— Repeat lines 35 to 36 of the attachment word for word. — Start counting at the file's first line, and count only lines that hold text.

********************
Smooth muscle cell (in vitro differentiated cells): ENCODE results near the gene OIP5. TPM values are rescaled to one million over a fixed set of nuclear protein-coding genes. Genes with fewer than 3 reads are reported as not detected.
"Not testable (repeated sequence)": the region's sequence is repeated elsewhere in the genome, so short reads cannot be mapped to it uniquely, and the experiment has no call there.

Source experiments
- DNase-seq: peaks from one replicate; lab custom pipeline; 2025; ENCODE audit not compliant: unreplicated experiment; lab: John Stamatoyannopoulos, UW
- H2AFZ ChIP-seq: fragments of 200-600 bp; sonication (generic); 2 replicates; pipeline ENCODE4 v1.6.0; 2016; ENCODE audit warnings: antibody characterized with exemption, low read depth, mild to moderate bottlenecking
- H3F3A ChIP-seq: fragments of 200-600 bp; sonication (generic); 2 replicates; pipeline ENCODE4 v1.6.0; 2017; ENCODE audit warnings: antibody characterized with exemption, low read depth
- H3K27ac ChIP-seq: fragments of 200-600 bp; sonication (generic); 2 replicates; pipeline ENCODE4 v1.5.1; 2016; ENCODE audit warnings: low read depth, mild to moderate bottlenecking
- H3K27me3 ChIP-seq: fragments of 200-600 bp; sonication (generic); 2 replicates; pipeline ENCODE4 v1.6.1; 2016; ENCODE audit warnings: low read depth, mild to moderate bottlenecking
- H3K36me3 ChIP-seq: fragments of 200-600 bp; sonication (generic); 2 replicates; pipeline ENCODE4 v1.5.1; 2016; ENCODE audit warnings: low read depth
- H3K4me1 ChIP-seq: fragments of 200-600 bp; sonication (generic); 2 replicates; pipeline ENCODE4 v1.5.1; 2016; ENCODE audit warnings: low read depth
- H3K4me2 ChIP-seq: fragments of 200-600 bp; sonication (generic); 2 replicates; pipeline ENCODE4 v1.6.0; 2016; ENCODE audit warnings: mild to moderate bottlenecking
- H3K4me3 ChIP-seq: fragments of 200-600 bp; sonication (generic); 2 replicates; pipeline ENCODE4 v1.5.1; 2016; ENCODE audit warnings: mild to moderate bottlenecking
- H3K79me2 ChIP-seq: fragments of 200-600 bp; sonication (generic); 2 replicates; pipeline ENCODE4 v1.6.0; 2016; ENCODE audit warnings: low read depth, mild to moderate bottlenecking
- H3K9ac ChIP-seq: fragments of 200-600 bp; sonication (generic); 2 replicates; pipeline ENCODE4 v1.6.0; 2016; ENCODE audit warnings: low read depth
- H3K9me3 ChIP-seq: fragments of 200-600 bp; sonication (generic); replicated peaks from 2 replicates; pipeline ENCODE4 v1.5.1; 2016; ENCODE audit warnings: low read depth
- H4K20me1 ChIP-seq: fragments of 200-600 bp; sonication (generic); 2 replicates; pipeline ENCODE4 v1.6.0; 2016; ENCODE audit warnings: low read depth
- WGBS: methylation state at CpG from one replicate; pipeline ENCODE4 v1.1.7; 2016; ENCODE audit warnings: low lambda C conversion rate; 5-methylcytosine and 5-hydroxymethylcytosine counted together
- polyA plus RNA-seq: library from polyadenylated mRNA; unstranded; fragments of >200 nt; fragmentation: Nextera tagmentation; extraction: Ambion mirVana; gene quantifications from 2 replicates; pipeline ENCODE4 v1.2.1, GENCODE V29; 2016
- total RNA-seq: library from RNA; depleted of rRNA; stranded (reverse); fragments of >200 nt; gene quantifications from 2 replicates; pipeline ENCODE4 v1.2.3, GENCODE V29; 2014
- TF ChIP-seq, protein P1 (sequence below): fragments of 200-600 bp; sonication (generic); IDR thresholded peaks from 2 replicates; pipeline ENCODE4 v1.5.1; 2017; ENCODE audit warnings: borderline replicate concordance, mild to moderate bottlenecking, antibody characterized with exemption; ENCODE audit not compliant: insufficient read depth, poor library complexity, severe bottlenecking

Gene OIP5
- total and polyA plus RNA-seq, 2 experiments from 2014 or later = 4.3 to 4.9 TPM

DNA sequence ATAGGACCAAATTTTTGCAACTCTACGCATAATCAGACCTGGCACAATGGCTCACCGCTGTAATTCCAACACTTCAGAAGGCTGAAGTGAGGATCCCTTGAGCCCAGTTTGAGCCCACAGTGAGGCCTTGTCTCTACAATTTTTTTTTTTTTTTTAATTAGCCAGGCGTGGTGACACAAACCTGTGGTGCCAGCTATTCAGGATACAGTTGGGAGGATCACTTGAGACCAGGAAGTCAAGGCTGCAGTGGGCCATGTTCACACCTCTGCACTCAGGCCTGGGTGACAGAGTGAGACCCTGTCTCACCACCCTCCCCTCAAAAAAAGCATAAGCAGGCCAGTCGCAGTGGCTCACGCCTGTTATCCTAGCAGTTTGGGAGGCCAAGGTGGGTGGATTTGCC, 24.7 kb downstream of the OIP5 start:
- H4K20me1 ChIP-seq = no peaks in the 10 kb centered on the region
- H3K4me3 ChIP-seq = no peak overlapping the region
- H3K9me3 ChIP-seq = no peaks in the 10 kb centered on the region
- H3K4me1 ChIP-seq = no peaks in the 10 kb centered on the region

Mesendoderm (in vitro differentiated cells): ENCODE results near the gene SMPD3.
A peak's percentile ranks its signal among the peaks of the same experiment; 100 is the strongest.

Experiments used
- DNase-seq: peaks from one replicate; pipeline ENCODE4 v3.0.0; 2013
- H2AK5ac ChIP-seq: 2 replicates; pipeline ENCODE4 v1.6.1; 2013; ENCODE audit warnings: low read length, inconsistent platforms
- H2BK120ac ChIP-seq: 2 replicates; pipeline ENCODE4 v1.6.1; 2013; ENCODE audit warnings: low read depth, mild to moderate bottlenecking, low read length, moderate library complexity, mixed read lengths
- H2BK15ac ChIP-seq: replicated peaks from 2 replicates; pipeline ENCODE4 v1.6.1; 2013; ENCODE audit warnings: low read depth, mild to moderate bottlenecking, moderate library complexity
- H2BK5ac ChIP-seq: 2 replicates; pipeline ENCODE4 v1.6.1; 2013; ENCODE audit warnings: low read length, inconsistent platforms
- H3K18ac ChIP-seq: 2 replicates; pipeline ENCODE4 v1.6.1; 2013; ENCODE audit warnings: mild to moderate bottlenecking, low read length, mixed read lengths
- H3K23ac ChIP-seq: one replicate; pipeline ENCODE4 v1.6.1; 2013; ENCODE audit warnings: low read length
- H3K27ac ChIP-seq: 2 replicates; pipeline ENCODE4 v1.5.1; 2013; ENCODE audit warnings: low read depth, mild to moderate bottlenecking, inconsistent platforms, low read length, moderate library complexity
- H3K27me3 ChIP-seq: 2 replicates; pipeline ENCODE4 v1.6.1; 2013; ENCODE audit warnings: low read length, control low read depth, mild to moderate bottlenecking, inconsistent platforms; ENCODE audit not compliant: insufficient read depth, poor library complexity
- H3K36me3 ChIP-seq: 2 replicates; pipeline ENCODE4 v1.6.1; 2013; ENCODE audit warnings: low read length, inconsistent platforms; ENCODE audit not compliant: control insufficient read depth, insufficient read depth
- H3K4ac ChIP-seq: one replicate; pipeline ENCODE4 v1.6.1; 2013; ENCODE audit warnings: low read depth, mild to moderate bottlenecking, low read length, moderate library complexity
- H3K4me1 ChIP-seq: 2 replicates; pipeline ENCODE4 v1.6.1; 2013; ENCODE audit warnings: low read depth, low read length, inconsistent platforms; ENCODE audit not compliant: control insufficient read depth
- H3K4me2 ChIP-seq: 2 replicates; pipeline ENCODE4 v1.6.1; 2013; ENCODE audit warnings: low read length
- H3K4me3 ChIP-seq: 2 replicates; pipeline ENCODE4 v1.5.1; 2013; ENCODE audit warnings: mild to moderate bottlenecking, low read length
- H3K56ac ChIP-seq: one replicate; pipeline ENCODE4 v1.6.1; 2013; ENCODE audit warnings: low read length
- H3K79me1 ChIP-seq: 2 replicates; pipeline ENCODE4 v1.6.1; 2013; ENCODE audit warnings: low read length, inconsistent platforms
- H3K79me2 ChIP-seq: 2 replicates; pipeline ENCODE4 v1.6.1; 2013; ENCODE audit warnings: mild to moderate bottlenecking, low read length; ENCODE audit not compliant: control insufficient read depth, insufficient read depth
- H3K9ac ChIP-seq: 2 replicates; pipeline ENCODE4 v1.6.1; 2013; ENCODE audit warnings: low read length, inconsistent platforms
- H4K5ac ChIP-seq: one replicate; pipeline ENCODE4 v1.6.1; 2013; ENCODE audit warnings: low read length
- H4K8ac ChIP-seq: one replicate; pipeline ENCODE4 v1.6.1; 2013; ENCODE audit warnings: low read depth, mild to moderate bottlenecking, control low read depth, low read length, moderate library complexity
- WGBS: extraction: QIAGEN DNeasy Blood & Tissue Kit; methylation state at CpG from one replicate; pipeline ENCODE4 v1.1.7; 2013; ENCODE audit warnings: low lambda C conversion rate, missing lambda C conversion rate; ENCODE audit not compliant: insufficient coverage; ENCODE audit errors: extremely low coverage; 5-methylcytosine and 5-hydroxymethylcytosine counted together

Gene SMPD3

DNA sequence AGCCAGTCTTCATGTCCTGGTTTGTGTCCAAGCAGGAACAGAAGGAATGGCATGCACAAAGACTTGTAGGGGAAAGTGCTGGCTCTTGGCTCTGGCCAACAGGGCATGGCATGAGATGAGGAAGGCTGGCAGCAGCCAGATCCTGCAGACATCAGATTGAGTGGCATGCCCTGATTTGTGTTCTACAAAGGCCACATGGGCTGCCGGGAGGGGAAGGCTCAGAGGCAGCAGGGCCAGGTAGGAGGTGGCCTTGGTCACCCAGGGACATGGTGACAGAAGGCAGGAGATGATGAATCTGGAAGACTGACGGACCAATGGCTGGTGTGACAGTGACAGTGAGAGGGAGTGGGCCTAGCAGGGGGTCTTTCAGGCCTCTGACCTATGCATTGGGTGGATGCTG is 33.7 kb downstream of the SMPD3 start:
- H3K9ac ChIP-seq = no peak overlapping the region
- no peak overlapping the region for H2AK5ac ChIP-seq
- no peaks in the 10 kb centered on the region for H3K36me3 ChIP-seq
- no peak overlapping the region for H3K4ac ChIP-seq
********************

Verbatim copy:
- H2BK5ac ChIP-seq: 2 replicates; pipeline ENCODE4 v1.6.1; 2013; ENCODE audit warnings: low read length, inconsistent platforms
- H3K18ac ChIP-seq: 2 replicates; pipeline ENCODE4 v1.6.1; 2013; ENCODE audit warnings: mild to moderate bottlenecking, low read length, mixed read lengths